BW: The 7” EP “Fade From Reality” was released by the cult Rage Records out of New York by Ed Farshtey Jr, and Joe Pupo in Late 1991.  At the time I was married to Sharon from Derketa and times were tough for both of us.  Even though it was a great time to be involved in the scene I recorded it all myself so there was no band backing me up on this.  Therefore not much happened after its release.  Not to say that my life took another change about that time.  My father died and it sent me on a downward spiral which took me some time to recover from.  By that time I was ready to go to college because I was tired of working for minimum wage in a couple of jobs just to scrape up enough money for Mac n’ Cheese every night with the occasional steak when I was lucky.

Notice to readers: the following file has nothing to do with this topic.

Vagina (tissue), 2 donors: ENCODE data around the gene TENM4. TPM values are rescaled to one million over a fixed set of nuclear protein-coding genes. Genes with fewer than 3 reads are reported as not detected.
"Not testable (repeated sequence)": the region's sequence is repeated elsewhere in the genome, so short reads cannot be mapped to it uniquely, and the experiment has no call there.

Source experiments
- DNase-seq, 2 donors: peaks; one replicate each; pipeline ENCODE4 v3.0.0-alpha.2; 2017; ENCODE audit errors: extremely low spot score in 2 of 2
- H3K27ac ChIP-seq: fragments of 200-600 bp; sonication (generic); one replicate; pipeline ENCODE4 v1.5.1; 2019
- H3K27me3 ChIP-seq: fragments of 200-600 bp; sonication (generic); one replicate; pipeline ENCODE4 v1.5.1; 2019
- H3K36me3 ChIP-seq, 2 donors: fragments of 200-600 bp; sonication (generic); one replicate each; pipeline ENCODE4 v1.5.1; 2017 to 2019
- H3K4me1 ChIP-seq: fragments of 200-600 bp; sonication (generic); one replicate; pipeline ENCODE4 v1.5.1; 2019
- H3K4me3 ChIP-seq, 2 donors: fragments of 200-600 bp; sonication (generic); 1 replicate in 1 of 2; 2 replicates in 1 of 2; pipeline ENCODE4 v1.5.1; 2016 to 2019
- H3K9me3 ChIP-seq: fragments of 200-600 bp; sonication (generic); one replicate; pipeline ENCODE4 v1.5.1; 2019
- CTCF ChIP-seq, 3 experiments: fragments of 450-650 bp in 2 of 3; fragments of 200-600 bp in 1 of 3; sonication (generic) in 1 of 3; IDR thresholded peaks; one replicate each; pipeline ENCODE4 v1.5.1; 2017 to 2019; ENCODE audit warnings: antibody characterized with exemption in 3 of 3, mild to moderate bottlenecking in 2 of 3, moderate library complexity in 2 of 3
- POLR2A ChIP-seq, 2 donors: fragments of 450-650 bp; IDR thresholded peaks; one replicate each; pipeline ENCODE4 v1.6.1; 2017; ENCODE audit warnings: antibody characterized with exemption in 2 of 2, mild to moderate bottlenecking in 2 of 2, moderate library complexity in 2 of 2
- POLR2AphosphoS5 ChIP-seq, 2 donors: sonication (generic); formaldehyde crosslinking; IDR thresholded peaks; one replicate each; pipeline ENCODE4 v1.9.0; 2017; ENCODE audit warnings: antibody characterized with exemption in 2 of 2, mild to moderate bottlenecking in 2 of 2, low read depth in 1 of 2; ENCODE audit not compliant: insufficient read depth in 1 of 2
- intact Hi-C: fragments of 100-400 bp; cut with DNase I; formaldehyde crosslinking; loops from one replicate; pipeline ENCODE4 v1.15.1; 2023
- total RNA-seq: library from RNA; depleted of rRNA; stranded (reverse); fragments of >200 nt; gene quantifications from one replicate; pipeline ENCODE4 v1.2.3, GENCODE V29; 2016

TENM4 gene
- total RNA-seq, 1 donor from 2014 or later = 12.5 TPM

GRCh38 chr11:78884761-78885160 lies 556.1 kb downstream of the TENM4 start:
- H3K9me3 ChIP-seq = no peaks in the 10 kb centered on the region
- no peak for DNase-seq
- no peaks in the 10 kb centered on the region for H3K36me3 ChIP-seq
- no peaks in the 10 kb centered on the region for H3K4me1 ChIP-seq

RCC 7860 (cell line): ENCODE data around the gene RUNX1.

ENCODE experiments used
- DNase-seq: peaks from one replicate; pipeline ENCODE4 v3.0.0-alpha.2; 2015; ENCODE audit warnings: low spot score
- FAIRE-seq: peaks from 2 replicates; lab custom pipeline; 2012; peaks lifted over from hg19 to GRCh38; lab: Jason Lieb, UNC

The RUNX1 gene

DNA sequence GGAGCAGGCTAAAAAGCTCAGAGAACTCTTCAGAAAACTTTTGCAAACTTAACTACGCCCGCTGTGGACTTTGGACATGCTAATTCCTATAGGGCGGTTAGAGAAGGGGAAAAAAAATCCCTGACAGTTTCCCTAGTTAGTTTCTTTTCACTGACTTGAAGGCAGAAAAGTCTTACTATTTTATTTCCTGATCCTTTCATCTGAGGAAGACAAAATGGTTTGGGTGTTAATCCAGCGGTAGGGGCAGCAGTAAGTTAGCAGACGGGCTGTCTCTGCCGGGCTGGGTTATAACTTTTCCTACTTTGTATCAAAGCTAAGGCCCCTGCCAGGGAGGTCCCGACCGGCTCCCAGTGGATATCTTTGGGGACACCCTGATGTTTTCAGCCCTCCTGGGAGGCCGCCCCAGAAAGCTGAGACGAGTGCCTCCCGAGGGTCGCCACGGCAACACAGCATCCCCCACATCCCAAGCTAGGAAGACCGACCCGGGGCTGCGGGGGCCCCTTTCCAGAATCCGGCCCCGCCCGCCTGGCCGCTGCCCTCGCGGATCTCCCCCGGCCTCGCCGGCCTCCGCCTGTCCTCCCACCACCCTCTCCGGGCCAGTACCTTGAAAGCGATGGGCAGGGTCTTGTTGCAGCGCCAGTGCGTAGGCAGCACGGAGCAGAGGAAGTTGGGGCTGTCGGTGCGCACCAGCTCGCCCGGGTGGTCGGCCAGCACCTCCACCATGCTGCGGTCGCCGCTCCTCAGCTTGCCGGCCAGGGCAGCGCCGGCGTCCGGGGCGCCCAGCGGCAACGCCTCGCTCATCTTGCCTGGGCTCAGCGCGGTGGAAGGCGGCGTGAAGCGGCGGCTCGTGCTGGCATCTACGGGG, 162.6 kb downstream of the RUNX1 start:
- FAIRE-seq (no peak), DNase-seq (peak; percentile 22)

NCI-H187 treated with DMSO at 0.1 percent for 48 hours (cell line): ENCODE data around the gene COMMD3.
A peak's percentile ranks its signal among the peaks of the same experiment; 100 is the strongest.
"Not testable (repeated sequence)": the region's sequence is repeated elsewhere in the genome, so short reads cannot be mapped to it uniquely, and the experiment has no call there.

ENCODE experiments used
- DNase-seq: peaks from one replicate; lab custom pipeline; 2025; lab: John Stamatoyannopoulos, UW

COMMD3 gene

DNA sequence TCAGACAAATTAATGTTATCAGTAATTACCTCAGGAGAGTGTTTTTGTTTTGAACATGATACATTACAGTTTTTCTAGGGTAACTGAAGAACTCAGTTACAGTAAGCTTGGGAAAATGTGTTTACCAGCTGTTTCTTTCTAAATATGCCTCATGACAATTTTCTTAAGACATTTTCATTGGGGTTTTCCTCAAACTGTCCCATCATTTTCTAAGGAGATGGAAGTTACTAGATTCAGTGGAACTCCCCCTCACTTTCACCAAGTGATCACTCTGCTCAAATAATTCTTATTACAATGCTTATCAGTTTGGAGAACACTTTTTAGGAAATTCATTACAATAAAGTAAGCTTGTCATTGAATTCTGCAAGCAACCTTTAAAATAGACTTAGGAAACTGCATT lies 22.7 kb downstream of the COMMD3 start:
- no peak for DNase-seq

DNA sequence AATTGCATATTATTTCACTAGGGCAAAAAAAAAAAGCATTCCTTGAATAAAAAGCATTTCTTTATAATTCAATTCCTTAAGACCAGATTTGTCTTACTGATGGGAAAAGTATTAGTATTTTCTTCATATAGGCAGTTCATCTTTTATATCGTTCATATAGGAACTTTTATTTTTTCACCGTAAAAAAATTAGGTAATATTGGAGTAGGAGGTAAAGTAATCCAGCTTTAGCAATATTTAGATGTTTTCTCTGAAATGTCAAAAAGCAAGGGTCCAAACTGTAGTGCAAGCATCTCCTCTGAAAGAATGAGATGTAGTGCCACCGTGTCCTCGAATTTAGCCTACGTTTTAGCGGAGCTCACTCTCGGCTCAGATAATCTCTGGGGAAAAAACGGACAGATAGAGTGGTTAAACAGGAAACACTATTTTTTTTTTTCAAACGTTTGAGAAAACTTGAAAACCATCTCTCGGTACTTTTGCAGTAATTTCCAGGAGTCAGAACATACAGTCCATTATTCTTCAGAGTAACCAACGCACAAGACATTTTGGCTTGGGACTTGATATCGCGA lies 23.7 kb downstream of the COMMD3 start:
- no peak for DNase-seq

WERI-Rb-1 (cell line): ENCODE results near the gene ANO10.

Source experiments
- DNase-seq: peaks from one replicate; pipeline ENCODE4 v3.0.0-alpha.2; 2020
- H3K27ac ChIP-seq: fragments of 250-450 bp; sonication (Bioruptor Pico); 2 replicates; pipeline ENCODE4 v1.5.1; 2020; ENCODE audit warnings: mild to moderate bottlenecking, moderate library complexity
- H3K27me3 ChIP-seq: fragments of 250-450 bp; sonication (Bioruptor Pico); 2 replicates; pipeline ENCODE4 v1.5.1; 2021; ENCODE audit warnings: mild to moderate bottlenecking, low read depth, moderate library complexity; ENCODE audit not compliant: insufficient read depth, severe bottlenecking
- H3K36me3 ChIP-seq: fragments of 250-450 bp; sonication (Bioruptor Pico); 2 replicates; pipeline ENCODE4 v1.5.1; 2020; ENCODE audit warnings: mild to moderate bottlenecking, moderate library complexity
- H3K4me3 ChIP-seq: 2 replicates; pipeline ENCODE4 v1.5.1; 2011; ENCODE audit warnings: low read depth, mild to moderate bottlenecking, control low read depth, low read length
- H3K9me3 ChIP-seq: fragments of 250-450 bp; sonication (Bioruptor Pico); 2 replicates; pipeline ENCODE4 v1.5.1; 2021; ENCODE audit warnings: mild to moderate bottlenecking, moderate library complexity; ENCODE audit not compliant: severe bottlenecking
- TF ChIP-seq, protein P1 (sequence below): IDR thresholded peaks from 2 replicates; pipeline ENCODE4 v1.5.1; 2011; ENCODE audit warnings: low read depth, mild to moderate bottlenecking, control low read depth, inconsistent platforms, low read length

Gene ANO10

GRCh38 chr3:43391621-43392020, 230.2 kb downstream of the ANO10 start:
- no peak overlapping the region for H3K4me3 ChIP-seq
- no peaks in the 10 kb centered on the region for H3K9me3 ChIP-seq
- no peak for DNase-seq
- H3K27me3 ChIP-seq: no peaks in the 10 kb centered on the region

PA: Exmortis also appeared with an alias called Bloodless, for some legal reason in one compilation, how the problem got dealt with?

BW: At the time Chris (ex-bassist) re-grouped the band with all new people and bought the trademark to the name Exmortis so out of respect for him I decided to use the name Bloodless instead.  Even though we all knew it sounded exactly like Exmortis and his version sounded nothing like it.  Anyway we dealt with it smoothly.  There were no fights over who had what.  I didn’t care the he was using the name Exmortis because at least it was being used by someone I knew and was friends with.

PA: Brian, beside Exmortis, you did not play in other bands or any studio project or live shows for other bands. Exmortis meant a lot to you. We are glad you finally are back with much awaited resurrection of ancient death!